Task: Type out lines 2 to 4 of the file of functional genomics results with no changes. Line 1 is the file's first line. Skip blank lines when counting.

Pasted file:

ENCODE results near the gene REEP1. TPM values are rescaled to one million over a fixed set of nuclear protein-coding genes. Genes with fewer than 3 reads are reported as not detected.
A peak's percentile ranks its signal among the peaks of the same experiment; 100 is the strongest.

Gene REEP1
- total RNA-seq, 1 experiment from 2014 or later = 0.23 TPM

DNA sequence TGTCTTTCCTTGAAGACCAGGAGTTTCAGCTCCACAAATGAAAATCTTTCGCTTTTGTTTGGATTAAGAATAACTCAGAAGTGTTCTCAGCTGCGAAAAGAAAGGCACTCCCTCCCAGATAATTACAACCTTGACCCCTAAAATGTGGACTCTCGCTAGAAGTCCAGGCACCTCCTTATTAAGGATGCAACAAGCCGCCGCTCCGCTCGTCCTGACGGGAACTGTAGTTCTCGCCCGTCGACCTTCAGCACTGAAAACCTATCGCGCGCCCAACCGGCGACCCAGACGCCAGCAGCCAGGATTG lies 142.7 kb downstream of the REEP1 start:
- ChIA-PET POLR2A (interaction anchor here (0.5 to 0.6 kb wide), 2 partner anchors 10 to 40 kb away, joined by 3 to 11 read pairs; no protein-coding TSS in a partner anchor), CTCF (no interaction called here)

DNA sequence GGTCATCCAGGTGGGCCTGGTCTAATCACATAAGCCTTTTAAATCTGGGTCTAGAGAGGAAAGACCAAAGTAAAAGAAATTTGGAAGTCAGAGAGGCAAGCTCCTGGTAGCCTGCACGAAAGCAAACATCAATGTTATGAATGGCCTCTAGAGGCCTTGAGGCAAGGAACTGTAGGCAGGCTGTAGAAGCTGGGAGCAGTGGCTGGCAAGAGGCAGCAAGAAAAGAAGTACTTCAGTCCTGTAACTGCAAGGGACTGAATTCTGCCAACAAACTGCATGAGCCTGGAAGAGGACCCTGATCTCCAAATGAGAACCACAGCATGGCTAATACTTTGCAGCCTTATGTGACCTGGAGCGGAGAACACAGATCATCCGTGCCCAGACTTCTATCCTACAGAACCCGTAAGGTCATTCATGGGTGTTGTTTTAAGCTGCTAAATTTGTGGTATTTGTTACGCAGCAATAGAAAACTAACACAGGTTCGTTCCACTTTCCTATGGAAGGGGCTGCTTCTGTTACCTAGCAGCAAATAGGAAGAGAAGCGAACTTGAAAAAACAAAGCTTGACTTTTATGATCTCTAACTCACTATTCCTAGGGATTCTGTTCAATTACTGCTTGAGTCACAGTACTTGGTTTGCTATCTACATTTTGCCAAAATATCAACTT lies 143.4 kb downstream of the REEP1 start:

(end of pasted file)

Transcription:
A peak's percentile ranks its signal among the peaks of the same experiment; 100 is the strongest.

Gene REEP1
- total RNA-seq, 1 experiment from 2014 or later = 0.23 TPM